I think the Soviet element of this is being overplayed a little. Estonia has been a member of the European Union since 2004, which is bound to be a positive with regards to environmental regulations, radioactivity etc.
The plant has also been modernised since the Cold War.
From a European perspective it is interesting to look at what this means for EU strategically. Does this weaken the EU’s rare earths security, losing its only non-Chinese-reliant asset to an overseas company? Or is it a positive that it is in the hands of a strong Western company, which can help boost its output.
In other words is America’s rare earth security being gained at the expense of the EU? Or is it a gain for the West as a whole?
What is the price of insurance these days?
Can Insurance against excessive EPA destruction of Molycorp future earnings be bought?
Worth every penny as a Molycorp insurance policy vs. the USA EPA?
With all respect to my readers whose comments I appreciate and take careful note of:
The error most Americans make in life is in assuming that all other peoples of the world wish to have our values and beliefs and to be governed by our best laws and regulations.
Sadly, as a result of extensive global traveling, business dealings, and observation over the last 36 years I know that nothing could be farther from the truth.
Just as an example: The former Soviet empire was a dark, corrupt, and cynical place where the subjects universally referred to their official (Moscow based) state newspaper, Pravda, the Russian word for truth, as nepravda, the Russian word for untruth or a lie.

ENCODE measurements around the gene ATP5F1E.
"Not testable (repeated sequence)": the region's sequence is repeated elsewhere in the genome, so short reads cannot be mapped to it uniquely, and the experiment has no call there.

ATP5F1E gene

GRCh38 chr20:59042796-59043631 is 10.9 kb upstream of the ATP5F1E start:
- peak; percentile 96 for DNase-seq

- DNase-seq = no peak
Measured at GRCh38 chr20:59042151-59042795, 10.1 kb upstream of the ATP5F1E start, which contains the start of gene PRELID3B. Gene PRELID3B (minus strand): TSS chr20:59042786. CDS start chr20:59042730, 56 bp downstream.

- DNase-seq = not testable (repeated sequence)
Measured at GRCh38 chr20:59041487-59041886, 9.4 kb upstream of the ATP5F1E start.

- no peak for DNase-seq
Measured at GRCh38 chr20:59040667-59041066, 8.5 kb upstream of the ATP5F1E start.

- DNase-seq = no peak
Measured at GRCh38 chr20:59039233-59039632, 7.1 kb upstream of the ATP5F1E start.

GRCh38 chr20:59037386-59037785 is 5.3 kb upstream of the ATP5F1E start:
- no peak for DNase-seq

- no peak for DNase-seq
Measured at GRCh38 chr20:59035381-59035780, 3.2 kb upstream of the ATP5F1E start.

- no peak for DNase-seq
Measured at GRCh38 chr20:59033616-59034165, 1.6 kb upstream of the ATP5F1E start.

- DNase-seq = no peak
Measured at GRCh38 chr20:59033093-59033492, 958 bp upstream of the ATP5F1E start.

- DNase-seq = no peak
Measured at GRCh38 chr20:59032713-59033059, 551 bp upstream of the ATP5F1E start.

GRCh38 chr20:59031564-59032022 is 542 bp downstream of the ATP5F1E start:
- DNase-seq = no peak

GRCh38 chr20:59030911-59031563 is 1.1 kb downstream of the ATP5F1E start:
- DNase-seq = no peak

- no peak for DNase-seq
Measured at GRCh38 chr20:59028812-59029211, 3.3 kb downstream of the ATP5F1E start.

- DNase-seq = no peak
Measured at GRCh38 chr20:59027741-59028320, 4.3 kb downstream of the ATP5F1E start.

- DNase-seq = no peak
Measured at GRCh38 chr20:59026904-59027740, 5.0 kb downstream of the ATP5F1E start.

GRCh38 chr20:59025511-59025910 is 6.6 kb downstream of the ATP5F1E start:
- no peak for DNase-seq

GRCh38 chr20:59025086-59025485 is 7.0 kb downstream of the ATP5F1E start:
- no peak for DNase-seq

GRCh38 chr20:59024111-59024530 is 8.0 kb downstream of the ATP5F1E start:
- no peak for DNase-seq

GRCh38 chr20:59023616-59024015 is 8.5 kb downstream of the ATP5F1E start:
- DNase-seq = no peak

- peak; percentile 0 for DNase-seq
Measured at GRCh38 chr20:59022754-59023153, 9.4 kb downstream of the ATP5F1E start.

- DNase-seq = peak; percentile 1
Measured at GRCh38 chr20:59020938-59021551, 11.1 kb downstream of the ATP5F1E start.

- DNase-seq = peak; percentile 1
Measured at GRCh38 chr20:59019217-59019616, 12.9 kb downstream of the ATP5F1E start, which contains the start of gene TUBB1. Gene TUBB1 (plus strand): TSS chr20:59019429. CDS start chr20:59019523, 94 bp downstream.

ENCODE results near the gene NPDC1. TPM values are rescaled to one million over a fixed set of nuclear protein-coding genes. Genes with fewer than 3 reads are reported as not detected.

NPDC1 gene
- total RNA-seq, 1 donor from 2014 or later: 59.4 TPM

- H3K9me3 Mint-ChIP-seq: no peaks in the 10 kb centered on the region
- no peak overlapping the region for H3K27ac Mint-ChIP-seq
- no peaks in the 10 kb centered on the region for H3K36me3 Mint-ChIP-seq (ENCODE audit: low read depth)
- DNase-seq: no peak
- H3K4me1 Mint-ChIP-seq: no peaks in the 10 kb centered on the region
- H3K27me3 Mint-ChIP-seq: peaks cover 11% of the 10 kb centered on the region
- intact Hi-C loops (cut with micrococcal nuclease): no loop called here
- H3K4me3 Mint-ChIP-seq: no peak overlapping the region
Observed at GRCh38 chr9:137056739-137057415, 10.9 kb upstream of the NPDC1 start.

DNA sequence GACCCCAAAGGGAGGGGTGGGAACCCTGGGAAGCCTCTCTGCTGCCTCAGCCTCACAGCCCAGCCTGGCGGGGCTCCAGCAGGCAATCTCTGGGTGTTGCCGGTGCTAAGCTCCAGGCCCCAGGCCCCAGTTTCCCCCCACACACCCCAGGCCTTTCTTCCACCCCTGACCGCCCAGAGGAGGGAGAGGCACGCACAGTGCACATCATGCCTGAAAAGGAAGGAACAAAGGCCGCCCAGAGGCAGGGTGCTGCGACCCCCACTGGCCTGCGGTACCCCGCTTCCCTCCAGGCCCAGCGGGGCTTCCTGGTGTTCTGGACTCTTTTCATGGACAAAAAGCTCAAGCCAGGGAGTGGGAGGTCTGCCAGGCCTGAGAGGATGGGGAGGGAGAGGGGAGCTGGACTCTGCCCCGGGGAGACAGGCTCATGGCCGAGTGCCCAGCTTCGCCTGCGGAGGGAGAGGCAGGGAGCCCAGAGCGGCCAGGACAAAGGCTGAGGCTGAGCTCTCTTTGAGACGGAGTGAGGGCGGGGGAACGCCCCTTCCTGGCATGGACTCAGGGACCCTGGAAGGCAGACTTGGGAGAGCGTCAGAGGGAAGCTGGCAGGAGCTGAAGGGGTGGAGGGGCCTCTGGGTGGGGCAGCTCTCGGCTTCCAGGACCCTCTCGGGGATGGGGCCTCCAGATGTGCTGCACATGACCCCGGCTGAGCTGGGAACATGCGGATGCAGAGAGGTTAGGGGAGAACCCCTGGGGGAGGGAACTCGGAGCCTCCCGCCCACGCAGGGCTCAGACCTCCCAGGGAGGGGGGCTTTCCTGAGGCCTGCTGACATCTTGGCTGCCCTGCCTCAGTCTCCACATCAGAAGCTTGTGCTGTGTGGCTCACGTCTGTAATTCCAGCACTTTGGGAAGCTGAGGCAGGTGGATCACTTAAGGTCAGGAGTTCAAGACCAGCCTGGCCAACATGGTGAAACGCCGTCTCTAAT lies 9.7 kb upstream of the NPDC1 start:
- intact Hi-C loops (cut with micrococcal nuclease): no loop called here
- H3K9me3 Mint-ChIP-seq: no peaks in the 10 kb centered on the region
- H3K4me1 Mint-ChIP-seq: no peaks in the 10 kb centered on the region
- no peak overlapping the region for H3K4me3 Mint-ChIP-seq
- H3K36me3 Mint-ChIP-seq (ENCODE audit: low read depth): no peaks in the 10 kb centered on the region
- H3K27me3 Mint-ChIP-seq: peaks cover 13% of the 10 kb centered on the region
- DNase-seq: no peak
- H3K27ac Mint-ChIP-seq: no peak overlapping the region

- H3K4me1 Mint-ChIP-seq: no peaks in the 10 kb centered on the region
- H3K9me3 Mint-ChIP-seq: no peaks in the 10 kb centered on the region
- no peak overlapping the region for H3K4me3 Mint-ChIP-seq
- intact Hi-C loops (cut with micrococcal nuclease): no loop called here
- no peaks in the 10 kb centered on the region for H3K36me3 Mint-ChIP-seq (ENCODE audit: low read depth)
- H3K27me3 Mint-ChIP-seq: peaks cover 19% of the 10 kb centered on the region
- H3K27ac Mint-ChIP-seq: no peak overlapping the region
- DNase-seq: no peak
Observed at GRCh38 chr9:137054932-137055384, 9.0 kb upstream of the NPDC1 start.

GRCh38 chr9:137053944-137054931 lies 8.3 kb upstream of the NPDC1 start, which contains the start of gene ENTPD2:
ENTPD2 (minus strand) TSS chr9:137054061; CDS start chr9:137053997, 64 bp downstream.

Today east Europe is a place of sharp contrasts of wealth and poverty with systemic government corruption still dominant.
I am frankly amused that anyone should think that EU membership guarantees following EU rules for individual corporate veracity in reporting in places like Estonia or Romania, for example.
If Silmet is a first class rare earth refining company then it has become this only since the fall of communism woudl have released it from its duty to obey central planners rather than the market.
That may be the case but no western businessman who i know who has bought a business in the former Soviet empire has had an easy time of modernizing it.
Silmet surely has more employees than it needs. Soviet era businesses were social welfare centers. How will Molycorp handle that? And, please note, that issue must be handled before any meaningful work can be done economically.
I would invest more readily in the company that sold Silmet than in Silmet. But I don’t think that company was public.
I suspect that this deal was brokered by Luxembourg based Traxys, a major Molycorp backer from the beginning. Because otherwise I cannot understand how Molycorp could deal in east Europe. I am adding to my list of questions: “What part did Traxys play in all of this?”
Very nice rebuttal Jack. I always tend to put more faith in the people who ask questions if something doesn’t seem quite right like you have done. Much more so than the folks who express supreme self confidence in their ability to believe that without question, everything is as they say it is.